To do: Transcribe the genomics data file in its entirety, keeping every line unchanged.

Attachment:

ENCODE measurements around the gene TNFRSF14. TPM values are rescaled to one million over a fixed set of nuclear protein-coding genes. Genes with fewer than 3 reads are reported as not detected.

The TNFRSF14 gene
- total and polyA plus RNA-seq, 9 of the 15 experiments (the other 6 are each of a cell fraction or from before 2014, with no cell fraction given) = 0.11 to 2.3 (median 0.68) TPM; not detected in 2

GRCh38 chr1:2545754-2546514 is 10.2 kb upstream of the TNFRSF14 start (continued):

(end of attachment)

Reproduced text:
ENCODE measurements around the gene TNFRSF14. TPM values are rescaled to one million over a fixed set of nuclear protein-coding genes. Genes with fewer than 3 reads are reported as not detected.

The TNFRSF14 gene
- total and polyA plus RNA-seq, 9 of the 15 experiments (the other 6 are each of a cell fraction or from before 2014, with no cell fraction given) = 0.11 to 2.3 (median 0.68) TPM; not detected in 2

GRCh38 chr1:2545754-2546514 is 10.2 kb upstream of the TNFRSF14 start (continued):